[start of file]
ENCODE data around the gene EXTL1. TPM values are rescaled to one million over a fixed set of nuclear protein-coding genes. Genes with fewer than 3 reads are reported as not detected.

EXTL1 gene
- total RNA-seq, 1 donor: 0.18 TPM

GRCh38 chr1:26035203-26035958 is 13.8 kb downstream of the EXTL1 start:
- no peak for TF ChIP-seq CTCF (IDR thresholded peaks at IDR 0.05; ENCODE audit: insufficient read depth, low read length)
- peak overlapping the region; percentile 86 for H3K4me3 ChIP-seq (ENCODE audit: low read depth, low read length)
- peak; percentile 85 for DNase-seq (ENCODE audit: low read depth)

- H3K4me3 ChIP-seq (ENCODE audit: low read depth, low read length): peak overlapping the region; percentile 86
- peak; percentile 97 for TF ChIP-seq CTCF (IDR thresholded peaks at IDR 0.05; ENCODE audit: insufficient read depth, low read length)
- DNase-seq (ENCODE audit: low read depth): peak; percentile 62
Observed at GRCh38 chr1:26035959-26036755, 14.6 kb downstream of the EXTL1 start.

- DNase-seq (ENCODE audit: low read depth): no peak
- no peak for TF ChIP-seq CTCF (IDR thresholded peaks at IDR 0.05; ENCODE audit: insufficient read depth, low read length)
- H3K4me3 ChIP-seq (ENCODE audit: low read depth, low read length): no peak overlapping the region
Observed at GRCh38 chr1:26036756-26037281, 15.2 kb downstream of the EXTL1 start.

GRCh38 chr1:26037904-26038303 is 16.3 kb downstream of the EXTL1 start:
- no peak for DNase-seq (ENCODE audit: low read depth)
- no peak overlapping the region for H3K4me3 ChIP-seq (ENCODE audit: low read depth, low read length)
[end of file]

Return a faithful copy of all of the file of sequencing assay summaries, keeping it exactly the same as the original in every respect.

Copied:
ENCODE data around the gene EXTL1. TPM values are rescaled to one million over a fixed set of nuclear protein-coding genes. Genes with fewer than 3 reads are reported as not detected.

EXTL1 gene
- total RNA-seq, 1 donor: 0.18 TPM

GRCh38 chr1:26035203-26035958 is 13.8 kb downstream of the EXTL1 start:
- no peak for TF ChIP-seq CTCF (IDR thresholded peaks at IDR 0.05; ENCODE audit: insufficient read depth, low read length)
- peak overlapping the region; percentile 86 for H3K4me3 ChIP-seq (ENCODE audit: low read depth, low read length)
- peak; percentile 85 for DNase-seq (ENCODE audit: low read depth)

- H3K4me3 ChIP-seq (ENCODE audit: low read depth, low read length): peak overlapping the region; percentile 86
- peak; percentile 97 for TF ChIP-seq CTCF (IDR thresholded peaks at IDR 0.05; ENCODE audit: insufficient read depth, low read length)
- DNase-seq (ENCODE audit: low read depth): peak; percentile 62
Observed at GRCh38 chr1:26035959-26036755, 14.6 kb downstream of the EXTL1 start.

- DNase-seq (ENCODE audit: low read depth): no peak
- no peak for TF ChIP-seq CTCF (IDR thresholded peaks at IDR 0.05; ENCODE audit: insufficient read depth, low read length)
- H3K4me3 ChIP-seq (ENCODE audit: low read depth, low read length): no peak overlapping the region
Observed at GRCh38 chr1:26036756-26037281, 15.2 kb downstream of the EXTL1 start.

GRCh38 chr1:26037904-26038303 is 16.3 kb downstream of the EXTL1 start:
- no peak for DNase-seq (ENCODE audit: low read depth)
- no peak overlapping the region for H3K4me3 ChIP-seq (ENCODE audit: low read depth, low read length)